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Daniel Vivian


Daniel Vivian is a historian of the American South. He earned his Ph.D. in history at the Johns Hopkins University and is the author of A New Plantation World: Sporting Plantations in the South Carolina Lowcountry, 1900-1940 (Cambridge University Press, 2018). Before pursuing an academic career, he served as a historian with the National Register of Historic Places program of the National Park Service in Washington, DC; as coordinator of the statewide historic properties survey program of the South Carolina State Historic Preservation Office; and as a research associate at the National Center for Preservation Technology and Training in Natchitoches, Louisiana. From 2010-2017 he taught in the Department of History at the University of Louisville in Louisville, Kentucky. Dr. Vivian has prepared several successful nominations to the National Register of Historic Places, has coauthored a National Historic Landmark nomination, and consults frequently on preservation projects throughout the Ohio Valley. His writings have appeared in Winterthur Portfolio, The Public Historian, Ohio Valley History, and the South Carolina Historical Magazine.

Current Research

Dr. Vivian’s current research concentrates on historical memory of slavery in the era between the world wars. During the 2018-19 academic year, he served as co-principal investigator (with Julie Riesenweber) for “Sustainability Guidelines for Historic Campus Buildings,” a project funded by a 2018 University of Kentucky Sustainability Challenge Grant. 


Selected Publications:


A New Plantation World: The Sporting Plantations of the South Carolina Lowcountry, 1900-1940. New York: Cambridge University Press, 2018. 

Julia Brock and Daniel Vivian, eds. Leisure, Plantations, and the Making of a New South: The Sporting Plantations of the South Carolina Lowcountry and Red Hills Regions, 1900-1940. Lanham, MD: Lexington Books, 2015.  New Studies in Southern History series, ed. John David Smith.  


Journal Articles and Book Chapters

“Investigating Kentucky’s LBGTQ Heritage: Subaltern Stories from the Bluegrass State.” Co-authored with Catherine Fosl. The Public Historian 41, no. 2 (May 2019): 218-244.

“Charting the Course: Challenges in Public History Education, Guidance for Developing Strong Public History Programs.” Coauthored with Robert Weyeneth. The Public Historian 38, no. 3 (Aug. 2016): 25-49.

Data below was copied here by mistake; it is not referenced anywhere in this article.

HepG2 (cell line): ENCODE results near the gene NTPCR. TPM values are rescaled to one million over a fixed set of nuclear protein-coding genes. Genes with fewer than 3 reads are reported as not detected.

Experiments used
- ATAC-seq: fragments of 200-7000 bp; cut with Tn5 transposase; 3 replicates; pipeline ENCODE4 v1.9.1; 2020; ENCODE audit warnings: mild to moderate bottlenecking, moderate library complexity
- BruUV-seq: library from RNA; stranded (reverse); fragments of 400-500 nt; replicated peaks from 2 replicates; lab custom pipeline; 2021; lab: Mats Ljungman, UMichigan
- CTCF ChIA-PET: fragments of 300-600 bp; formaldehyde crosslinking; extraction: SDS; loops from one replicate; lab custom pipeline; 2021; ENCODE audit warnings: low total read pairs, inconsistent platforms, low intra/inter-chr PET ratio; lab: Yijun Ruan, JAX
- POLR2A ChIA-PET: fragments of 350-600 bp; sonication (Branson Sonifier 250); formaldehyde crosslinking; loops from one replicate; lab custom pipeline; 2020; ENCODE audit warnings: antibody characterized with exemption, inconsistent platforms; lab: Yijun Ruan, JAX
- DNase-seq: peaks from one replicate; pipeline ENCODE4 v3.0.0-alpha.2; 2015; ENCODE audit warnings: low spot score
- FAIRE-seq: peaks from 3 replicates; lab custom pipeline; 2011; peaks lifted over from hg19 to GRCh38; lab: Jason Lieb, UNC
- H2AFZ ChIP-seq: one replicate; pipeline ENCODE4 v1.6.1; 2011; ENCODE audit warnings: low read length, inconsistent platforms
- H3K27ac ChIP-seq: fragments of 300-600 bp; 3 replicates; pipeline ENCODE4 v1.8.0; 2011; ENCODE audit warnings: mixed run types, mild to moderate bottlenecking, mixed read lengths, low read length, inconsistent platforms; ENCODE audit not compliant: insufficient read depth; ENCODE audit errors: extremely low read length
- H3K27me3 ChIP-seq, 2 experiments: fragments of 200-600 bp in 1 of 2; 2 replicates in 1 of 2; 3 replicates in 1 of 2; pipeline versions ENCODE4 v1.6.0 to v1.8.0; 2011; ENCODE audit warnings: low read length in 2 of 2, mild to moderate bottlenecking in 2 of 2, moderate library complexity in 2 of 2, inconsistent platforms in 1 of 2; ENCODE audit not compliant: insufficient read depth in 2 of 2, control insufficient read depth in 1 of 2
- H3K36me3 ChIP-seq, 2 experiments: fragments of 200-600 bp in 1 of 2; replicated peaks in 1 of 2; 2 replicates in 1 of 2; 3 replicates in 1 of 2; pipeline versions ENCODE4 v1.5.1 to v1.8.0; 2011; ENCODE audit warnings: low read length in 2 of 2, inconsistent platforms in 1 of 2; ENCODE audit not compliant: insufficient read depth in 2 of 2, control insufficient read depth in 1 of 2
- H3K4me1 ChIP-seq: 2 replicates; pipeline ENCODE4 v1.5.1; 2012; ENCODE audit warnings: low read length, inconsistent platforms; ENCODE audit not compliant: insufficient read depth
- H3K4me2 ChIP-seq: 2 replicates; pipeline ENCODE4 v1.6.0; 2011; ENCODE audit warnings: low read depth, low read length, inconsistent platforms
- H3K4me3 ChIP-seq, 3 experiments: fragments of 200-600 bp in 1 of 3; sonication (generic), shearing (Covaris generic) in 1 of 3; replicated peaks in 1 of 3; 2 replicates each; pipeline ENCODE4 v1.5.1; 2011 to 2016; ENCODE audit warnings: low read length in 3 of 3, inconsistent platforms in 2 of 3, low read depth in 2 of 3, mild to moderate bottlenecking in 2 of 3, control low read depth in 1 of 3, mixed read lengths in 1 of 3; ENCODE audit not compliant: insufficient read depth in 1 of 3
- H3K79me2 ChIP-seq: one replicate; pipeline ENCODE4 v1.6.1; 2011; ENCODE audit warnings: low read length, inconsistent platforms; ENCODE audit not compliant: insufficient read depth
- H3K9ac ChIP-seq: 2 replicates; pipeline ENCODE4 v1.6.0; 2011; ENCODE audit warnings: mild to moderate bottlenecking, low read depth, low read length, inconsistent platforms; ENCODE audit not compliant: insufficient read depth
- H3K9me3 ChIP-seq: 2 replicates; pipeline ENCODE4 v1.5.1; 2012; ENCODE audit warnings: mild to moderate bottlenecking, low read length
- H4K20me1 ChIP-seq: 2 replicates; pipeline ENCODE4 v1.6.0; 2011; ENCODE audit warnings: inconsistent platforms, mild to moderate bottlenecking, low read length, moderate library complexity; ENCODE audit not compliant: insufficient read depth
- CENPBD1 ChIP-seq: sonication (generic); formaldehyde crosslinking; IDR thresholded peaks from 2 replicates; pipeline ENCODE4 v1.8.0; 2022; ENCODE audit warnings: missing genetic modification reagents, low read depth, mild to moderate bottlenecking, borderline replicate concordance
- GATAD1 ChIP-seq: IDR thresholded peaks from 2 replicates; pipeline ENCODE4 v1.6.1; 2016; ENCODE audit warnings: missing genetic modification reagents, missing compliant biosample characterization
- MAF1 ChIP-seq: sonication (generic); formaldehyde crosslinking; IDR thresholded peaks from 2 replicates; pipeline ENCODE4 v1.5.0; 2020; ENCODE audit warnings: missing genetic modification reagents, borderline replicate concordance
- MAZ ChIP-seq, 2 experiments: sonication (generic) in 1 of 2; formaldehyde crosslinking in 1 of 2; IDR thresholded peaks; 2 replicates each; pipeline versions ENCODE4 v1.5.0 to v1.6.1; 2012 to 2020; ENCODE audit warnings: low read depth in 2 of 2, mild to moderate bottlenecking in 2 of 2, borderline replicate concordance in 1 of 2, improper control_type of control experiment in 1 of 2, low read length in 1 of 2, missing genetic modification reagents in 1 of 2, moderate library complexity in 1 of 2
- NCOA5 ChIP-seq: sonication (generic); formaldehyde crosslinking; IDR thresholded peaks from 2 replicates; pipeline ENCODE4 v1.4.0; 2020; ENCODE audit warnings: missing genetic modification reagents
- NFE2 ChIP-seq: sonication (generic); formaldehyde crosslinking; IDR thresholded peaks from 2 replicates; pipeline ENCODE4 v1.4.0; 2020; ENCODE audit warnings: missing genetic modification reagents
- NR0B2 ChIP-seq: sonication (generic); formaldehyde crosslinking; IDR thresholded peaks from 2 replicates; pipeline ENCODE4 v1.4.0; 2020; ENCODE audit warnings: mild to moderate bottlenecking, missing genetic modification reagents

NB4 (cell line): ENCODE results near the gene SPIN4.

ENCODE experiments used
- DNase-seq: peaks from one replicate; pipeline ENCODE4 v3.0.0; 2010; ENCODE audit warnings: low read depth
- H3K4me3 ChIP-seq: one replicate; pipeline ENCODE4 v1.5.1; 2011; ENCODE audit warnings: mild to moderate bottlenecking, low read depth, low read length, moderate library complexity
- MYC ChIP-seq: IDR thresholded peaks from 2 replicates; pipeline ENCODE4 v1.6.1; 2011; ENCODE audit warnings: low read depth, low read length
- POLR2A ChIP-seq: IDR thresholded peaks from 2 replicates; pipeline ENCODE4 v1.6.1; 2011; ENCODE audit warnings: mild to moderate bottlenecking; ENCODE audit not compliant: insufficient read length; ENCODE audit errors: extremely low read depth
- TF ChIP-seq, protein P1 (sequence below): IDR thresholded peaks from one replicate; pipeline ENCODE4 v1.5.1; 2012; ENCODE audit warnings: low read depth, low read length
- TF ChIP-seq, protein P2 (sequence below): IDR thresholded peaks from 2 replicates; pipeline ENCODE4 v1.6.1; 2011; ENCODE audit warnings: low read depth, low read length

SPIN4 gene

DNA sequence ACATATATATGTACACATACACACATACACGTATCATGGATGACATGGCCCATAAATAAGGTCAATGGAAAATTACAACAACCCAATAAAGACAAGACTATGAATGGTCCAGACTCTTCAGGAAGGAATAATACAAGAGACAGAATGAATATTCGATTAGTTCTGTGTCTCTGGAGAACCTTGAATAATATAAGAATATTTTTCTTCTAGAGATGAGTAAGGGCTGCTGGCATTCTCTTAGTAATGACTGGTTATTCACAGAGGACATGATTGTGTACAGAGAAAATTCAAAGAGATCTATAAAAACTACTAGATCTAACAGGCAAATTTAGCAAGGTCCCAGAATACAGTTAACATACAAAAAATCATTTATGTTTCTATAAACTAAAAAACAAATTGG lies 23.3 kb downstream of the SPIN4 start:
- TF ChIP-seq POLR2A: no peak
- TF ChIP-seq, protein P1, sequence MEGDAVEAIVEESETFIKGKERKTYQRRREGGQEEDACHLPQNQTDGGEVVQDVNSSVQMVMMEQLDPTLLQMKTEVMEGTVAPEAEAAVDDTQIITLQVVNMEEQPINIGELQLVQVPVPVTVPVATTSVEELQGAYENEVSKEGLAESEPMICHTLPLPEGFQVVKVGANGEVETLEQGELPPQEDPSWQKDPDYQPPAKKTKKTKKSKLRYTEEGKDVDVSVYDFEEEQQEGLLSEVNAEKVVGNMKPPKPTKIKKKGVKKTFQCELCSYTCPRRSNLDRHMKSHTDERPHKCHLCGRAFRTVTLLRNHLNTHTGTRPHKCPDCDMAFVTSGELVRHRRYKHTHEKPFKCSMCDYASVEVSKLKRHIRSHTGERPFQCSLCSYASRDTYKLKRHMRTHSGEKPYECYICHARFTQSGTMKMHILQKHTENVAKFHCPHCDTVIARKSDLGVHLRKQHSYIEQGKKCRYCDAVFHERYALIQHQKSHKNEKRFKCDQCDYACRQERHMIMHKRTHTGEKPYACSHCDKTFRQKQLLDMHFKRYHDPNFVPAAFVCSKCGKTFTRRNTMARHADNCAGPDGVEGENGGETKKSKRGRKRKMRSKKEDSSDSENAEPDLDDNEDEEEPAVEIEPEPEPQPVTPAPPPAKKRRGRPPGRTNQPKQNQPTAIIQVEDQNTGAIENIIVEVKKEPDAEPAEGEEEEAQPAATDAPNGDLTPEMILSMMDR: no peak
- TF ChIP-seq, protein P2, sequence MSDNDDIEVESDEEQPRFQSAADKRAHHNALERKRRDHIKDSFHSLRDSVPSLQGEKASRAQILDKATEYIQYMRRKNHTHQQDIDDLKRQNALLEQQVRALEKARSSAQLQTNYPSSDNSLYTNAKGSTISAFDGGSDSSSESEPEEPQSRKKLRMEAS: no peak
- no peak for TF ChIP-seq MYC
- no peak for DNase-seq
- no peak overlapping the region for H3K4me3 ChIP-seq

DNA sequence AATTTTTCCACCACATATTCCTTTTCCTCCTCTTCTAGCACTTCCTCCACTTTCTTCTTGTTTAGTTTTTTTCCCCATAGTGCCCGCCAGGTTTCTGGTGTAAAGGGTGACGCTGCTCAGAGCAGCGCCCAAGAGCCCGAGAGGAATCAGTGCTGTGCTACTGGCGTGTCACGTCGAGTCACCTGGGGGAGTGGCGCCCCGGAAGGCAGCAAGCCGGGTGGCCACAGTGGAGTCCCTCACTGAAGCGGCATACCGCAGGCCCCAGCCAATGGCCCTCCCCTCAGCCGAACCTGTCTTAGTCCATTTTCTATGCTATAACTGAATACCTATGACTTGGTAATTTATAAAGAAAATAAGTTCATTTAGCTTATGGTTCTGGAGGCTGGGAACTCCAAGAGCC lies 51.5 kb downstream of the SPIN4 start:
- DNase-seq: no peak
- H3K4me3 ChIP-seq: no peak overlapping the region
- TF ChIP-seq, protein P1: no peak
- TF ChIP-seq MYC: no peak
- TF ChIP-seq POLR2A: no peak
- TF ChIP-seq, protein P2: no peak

“Contesting Neoliberalism: The Value of Preservation in a Globalizing Age,” in Bending the Future: Fifty Ideas for the Next Fifty Years of Historic Preservation in the United States, ed. Max Page and Marla Miller (Amherst: University of Massachusetts Press, 2016): 250-53.

“Does Historiography Matter for the National Register?” In Tamara Gaskell, ed., Preserving Places: Reflections on the National Historic Preservation Act at Fifty from The Public Historian (Indianapolis: National Council on Public History, 2016): 35-37. 

“Interpreting the History of the Underground Railroad in Southwest Ohio: The John P. Parker House.” Ohio Valley History 11, no. 3 (Fall 2011): 65-77.

“‘A Practical Architect’: Frank P. Milburn and the Transformation of Architectural Practice in the New South, 1890-1925.”  Winterthur Portfolio 40, no. 1 (Spring 2005): 17-45. Winner of 2006 Best Article Award, Southeast Chapter of the Society of Architectural Historians.

“The Rise of Conservation Science in Archaeology, 1830-1930.” Past Practice, Future Prospects, ed. Andrew Oddy and Sandra Smith. British Museum Occassional Papers Series No. 145 (London: British Museum, 2001): 87-93. Coauthored with Mark Gilberg.

“South Carolina’s Architectural Ambition: The Effort to Erect the New State Capitol, 1851-1855.” South Carolina Historical Magazine 100, no. 2 (Apr. 1999): 98-123.